Atlas Loot – (Not Seen) It’s sorta like window shopping!

Grim Reaper – (Not Seen) Let’s you look at the last few second of someone’s life. Has largely been outdated by several damage meters that also track deaths. I use it so infrequently, that I honestly should get rid of it.

BeaconCountdown – (Not Seen) Simple Beacon of Light and Sacred Shield timer.

Portal Box – (Not Seen) simple portal mod for mages

Loggerhead – (Not Seen) Automatically starts parsing raid logs upon entering an raid zone.

RatingBuster – (Not Seen) Gear Comparison tool.

UIs should always be a work in progress!

You should always tweak your UI as you learn about new mods, or find flaws in what you are using. No two UI’s will ever be the same, and that’s because no two players are the same. What works for one person, may not work for another. The key is to keep playing around with it until you find something that you are comfortable with.

Posted July 13, 2010 by Beruthiel in UI

7 responses to “Beru’s Healing UI

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  1. I love UI posts! :)

    If you would like to move your “number of heroic attempts left” text that I can see is overlapping your hostile unit frame then you can do this with the following script:

    /script WorldStateAlwaysUpFrame:ClearAllPoints()
    /script WorldStateAlwaysUpFrame:SetPoint(“TOP”, UIParent, “TOP”, -50, -50);

    Then you can just repeat the last part and fiddle with the values so that it ends up where you like it.

    I’ve made my own addon and just added that script minus the /script part into the lua file of my addon so that it’s always done when I login.

    I really like the changes that Kae recommended for DBM, it made it much better in my opinion!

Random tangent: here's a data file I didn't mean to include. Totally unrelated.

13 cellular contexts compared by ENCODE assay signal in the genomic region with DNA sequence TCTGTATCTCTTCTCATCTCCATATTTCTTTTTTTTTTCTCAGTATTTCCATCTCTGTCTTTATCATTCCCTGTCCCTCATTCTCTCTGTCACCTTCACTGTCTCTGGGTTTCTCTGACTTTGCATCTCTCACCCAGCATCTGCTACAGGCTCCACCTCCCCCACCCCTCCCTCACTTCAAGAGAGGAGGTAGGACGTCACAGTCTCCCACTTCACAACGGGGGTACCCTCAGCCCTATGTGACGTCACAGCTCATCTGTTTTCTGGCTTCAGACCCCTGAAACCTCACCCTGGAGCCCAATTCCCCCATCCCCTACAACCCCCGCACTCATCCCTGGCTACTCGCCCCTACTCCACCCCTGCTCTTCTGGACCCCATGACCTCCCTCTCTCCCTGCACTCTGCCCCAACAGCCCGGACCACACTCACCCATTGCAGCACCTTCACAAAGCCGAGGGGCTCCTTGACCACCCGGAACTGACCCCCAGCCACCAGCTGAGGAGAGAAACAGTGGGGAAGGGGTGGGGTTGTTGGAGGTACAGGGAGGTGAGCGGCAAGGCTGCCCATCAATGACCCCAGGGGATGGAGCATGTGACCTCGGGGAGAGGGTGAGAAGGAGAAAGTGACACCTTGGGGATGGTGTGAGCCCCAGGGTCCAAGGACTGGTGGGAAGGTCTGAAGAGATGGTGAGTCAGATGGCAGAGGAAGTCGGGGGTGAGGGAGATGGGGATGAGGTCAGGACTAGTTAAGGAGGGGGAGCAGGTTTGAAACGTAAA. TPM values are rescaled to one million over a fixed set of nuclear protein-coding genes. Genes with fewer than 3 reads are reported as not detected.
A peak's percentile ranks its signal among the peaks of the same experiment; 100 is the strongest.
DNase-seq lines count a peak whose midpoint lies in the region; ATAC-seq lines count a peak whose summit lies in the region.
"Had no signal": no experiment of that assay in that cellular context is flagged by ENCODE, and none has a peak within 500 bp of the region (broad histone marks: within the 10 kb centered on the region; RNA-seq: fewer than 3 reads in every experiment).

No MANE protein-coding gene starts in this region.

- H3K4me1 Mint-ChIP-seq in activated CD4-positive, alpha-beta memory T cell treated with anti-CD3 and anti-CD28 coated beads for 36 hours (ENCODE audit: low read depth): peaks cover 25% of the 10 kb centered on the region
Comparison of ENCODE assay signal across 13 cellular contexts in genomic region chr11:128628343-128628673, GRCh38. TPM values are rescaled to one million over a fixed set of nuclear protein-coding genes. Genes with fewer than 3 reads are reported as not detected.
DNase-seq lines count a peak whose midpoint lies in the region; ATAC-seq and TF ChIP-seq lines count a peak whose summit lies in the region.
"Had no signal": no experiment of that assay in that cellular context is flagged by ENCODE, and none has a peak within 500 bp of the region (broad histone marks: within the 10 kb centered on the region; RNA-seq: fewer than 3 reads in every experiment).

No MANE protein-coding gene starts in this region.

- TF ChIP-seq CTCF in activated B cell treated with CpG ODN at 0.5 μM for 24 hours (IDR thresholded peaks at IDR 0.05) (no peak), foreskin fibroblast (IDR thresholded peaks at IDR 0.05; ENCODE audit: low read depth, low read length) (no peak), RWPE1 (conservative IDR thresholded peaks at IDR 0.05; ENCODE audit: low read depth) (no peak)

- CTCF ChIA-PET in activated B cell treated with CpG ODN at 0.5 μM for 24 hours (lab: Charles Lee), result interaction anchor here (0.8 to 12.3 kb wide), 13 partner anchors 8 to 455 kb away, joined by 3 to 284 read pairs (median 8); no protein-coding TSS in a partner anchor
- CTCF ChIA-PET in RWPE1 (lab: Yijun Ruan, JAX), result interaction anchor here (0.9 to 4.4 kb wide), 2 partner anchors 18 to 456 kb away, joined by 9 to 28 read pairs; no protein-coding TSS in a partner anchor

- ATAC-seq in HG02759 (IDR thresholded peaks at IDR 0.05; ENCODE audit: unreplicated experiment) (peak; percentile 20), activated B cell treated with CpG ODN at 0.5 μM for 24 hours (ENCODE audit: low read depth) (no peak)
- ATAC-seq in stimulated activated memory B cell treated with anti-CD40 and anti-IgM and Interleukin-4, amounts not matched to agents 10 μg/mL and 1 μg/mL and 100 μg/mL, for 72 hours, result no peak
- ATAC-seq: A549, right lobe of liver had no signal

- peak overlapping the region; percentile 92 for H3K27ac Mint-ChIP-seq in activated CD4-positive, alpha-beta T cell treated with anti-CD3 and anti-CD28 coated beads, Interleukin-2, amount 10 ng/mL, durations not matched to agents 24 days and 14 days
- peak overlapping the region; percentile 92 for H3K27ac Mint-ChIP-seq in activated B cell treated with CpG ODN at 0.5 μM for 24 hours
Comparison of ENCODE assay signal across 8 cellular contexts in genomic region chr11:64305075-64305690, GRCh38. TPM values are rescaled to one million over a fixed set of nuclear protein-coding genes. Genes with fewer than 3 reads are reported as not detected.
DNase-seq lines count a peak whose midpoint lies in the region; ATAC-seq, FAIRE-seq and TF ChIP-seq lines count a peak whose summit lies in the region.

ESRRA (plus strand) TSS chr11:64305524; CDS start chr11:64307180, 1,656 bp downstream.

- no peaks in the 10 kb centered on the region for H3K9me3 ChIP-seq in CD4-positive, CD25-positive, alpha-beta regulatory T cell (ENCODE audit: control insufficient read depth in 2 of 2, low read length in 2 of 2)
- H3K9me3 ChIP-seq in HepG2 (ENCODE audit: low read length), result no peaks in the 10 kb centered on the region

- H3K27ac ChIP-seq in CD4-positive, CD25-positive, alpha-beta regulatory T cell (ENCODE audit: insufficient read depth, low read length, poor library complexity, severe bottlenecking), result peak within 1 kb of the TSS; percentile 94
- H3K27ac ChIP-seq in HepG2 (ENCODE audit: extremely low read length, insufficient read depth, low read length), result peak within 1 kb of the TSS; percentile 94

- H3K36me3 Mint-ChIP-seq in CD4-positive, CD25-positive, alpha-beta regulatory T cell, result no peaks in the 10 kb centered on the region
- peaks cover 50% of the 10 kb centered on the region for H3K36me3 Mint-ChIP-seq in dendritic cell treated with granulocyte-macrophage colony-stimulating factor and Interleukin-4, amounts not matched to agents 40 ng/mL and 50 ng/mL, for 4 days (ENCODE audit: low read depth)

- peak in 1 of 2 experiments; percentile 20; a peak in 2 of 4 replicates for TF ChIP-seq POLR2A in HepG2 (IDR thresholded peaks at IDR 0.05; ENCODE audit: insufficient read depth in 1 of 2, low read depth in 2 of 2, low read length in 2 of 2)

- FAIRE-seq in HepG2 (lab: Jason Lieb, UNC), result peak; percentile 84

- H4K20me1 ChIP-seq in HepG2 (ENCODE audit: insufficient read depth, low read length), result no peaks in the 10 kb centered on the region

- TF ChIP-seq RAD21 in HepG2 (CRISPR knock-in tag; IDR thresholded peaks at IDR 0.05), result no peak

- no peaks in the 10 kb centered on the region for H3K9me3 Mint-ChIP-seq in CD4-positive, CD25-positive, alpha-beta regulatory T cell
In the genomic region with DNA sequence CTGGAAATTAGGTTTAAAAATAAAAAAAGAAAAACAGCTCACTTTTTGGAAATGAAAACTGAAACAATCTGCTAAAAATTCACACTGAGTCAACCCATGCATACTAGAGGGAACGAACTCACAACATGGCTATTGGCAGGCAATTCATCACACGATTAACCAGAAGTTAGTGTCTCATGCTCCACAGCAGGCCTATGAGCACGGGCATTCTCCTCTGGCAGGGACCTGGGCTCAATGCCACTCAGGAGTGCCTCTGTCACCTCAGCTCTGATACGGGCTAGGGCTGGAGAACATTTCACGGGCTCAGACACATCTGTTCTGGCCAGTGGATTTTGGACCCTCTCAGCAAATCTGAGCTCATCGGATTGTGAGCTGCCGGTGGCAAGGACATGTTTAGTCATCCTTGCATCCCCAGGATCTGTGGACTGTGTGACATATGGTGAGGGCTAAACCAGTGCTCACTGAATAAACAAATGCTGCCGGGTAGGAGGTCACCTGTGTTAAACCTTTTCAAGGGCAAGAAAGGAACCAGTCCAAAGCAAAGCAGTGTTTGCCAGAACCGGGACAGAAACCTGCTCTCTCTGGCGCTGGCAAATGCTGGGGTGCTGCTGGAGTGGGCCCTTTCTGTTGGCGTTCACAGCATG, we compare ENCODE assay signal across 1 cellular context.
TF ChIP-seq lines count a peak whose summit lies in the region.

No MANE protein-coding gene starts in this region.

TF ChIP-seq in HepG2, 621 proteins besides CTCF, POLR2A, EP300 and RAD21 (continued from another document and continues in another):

2. Wow that looks awesome. I probably need some UI lessons from you. Mine is lame and needs work.

  3. Yay UI geekery.

    The part of me that is a Vuhdo zealot wants to point out that you seem to have gone to a lot of trouble to make Grid look exactly like Vuhdo ;)

  4. UI posts are always interesting. As you said, your UI should always be a work in progress so UI posts can be very educational too.

    I gave in and ordered a Razor Naga this week and I’m really excited about it. I also mousebind my heals and I’m looking forward to have a lot more buttons to play with.

  5. Pingback: Tweets that mention Beru’s Healing UI « Falling Leaves and Wings -- Topsy.com

  6. I do like your UI as far as efficiency goes. You have what you need to see nicely placed (Ex: Grid centered, meters off to the side, etc.) About the Grid looking like Vuhdo comment, it’s not hard to replicate the look, just turn your bar anchor horizontal. I have my Grid set this way in small rectangles. My version won’t let me see mana bars atm, but it’s actually a blessing because I, as our only resto druid, don’t often give innervates, so as long as I see my own mana (Via Pitbull and a low threshold power aura) I’m okay innervating myself or calling for it from a mana-chicken.

    I don’t however, like the UI as far as cleanliness. I know it’s function before fashion, but a clean UI allows you to observe your environment and respond more quickly. (Ex: Idiot standing in fire *mouses over said idiot and casts to save him*) As a healer, and raider in general, environmental awareness is very important.

    I would actually be delighted if you and I could get in touch and maybe swap ideas. You help me make a more efficient UI and I could help you clean up a bit. My e-mail is . I’ll send you a picture of my UI and see where it goes from there. I would encourage anyone else interested in cleaning up their UI to also send me a screenshot. I love cleaning up the UI’s of my friends/guildmates.

    Love the site btw.

  7. Wow, superb blog structure! How long have you been running a blog for? you made blogging look easy. The total glance of your site is fantastic, let alone the content!

    http://dream-analysis.org